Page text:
Colorectal Cancer

Radiotherapy for bowel cancer

Radiotherapy (exposure to high powered rays) is one of the three main treatments for cancer of the rectum; it is seldom used to treat cancer of the colon. Radiotherapy may be used to shrink a tumour before surgery making it easier for the surgeon to remove, or to ensure (either before or after surgery) that no cancerous cells are left behind. 

The treatment itself is painless but may cause side effects such as burns (although this is very unusual these days), fatigue (tiredness), thirst, nausea, and diarrhoea. There can also be either temporary or permanent damage to other body parts in the pelvic region like the bladder and reproductive organs. 

For some patients radiotherapy was a painless and straightforward process; they experienced few if any side effects and none in the long term.

For others, the side effects were considerable. One man describes the burns caused by his radiotherapy and how he coped with them. Another explains how his side effects became more severe, and the recovery period longer with each treatment. He also hopes that the sexual dysfunction he has been experiencing will be temporary. A woman explains how she coped when her radiotherapy burned through to her vagina.

For a number of patients the side effects of radiotherapy were irreversible. One woman, who was in her late 40s, found that the treatment suddenly brought on the menopause. Another man was left permanently impotent by radiotherapy.

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Many people felt strongly that patients were not being given adequate information about the possible consequences of radiotherapy. The woman whose menopause was brought on by the treatment felt the same experience would have been much more traumatic for a younger person. Even people who had not suffered serious or lasting side effects felt they should have been better informed.

Several pointed out that knowing the risks would not have prevented them from having the treatment but would have helped them cope with the experience. The limited information they were given made things harder to deal with because they were inadequately prepared.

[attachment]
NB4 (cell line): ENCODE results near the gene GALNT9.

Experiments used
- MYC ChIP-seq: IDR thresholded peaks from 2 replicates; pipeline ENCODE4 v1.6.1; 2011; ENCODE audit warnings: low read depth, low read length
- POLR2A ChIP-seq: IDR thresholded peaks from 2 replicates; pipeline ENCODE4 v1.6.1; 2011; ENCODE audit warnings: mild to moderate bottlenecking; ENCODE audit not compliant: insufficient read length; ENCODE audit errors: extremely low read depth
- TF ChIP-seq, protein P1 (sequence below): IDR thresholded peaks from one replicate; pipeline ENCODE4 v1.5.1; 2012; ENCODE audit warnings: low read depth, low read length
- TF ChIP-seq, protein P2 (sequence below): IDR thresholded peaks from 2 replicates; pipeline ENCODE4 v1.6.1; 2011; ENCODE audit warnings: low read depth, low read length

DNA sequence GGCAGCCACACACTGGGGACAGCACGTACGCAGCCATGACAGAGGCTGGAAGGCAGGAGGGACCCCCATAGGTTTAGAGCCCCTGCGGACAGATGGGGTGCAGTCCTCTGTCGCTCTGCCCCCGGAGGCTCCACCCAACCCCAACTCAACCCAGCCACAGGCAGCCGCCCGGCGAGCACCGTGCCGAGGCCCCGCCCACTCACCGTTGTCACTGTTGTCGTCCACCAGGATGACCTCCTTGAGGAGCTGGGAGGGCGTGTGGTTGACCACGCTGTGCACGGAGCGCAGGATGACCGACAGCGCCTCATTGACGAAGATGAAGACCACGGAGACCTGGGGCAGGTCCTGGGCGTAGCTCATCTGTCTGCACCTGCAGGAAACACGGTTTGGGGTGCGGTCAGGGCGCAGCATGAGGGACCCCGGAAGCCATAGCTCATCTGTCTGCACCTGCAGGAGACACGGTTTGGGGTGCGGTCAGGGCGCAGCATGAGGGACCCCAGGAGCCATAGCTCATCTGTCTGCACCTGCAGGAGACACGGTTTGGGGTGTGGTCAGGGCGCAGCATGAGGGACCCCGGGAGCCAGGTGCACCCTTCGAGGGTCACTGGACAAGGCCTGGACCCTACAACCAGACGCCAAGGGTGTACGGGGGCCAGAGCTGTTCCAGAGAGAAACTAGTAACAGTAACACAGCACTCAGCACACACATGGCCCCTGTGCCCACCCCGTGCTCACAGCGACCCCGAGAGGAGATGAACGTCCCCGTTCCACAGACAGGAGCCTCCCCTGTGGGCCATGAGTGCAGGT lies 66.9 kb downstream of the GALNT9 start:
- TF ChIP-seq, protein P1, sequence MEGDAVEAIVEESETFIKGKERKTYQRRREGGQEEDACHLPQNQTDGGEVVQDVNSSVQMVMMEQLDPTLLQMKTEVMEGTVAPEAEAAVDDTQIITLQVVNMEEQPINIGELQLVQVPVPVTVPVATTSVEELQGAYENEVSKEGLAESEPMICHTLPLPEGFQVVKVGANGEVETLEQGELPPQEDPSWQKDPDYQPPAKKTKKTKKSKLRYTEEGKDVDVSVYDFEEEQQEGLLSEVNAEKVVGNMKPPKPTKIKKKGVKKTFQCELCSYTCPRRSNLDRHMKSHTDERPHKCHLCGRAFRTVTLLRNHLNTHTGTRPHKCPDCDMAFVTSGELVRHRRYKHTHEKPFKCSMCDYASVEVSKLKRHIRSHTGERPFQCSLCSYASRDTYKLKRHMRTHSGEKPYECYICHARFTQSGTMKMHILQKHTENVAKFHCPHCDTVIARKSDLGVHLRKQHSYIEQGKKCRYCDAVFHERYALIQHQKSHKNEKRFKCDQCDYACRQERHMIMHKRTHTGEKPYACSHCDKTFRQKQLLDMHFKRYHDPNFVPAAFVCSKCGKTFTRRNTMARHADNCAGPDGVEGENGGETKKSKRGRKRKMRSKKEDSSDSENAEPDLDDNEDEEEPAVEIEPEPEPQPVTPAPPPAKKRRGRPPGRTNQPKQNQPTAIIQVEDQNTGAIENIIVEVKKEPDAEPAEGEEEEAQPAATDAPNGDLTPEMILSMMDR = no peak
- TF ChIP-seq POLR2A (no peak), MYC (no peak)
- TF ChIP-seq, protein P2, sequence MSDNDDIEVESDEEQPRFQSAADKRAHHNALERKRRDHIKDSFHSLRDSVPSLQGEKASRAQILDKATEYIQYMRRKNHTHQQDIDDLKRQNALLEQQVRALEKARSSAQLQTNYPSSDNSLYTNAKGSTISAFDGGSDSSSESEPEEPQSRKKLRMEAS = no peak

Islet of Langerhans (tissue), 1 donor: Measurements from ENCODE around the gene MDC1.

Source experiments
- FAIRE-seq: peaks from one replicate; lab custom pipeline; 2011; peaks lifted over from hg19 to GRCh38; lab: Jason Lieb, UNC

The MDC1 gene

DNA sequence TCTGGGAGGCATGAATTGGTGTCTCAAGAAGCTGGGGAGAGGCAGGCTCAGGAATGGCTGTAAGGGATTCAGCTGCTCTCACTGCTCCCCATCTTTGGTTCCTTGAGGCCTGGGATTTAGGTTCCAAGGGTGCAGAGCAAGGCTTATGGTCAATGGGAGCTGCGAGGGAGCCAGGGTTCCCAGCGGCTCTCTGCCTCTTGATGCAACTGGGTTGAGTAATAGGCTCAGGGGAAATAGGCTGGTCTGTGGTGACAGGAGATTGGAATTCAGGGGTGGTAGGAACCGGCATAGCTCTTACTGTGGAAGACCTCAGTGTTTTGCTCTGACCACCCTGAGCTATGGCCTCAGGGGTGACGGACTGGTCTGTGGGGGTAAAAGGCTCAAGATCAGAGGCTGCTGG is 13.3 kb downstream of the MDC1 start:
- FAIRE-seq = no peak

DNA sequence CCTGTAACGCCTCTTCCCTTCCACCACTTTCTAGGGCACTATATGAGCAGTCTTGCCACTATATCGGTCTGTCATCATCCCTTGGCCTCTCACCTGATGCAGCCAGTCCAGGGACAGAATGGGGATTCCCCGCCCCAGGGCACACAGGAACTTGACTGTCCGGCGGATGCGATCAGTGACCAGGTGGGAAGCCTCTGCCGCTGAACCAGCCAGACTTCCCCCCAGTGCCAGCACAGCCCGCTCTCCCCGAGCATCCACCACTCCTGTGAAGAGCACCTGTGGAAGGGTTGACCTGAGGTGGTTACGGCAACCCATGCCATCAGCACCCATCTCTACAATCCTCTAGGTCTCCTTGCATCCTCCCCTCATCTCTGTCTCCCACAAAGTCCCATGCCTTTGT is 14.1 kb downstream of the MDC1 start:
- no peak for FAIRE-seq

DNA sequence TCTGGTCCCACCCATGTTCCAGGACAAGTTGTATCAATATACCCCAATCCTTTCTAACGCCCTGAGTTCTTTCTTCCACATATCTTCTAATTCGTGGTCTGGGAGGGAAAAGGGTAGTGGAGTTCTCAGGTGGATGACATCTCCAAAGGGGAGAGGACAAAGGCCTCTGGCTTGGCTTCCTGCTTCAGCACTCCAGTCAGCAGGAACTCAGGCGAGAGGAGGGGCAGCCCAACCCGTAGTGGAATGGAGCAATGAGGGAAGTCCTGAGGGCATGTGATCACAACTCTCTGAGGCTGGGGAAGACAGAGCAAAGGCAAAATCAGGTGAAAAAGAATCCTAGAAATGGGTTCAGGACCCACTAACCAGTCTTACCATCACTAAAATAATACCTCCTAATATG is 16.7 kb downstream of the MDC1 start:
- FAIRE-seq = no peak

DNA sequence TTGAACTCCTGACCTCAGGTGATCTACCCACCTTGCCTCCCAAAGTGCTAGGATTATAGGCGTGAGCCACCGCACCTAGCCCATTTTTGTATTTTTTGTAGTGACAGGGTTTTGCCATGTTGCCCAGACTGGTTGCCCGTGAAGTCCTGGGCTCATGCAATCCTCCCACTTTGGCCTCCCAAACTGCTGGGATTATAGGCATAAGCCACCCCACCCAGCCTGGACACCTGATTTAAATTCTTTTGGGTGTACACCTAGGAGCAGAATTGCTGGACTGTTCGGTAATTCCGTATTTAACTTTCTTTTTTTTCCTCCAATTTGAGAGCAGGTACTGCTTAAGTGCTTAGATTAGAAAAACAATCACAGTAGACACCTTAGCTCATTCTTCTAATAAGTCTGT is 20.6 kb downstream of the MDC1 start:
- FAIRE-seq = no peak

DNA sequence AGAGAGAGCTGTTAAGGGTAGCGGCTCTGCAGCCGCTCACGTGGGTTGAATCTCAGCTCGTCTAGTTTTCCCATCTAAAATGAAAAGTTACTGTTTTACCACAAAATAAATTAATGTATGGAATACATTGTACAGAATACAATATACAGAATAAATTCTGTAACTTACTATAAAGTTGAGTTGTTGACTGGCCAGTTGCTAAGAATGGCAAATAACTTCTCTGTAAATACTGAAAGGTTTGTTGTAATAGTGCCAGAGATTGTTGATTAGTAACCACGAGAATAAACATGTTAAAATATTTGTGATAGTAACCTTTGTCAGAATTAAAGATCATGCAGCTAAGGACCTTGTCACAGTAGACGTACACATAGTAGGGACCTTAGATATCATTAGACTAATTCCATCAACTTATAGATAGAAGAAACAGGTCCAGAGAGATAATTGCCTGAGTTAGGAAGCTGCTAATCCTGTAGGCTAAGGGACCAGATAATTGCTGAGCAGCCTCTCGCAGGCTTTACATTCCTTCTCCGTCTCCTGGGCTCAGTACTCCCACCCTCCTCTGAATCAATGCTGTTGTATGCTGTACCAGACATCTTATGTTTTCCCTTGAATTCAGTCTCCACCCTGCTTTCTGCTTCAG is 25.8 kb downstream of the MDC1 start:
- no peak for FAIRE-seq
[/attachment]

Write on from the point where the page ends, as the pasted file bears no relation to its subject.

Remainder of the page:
Being adequately informed about the possible consequences of radiotherapy has an impact on the patient's ability to participate in decision making about treatment. Radiotherapy was ruled out as a treatment in the case of one young woman because of the risk to fertility. A man who was given a choice between radiotherapy and surgery opted for surgery after being made aware of the risks by a radiotherapist. Another man whose cancer had been treated only with radiotherapy in the first instance, and who now lives with chronic discomfort as a result of the treatment, regretted having had it when his cancer recurred and he had to have surgery anyway.

A newer treatment for bowel cancer is high dose internal radiotherapy before surgery. This is called brachytherapy. A tube containing radioactive material is inserted into your rectum and positioned close to the tumour. It is left in place for a while. The aim is to shrink the tumour so that it is easier to completely remove it with surgery a few weeks later.

We have not yet been able to interview anyone who has had internal radiotherapy for bowel cancer. If you have had this type of treatment and you would like us to include your story on this website, please email

Donate to Last reviewed August 2016.
Last updated August 2016.


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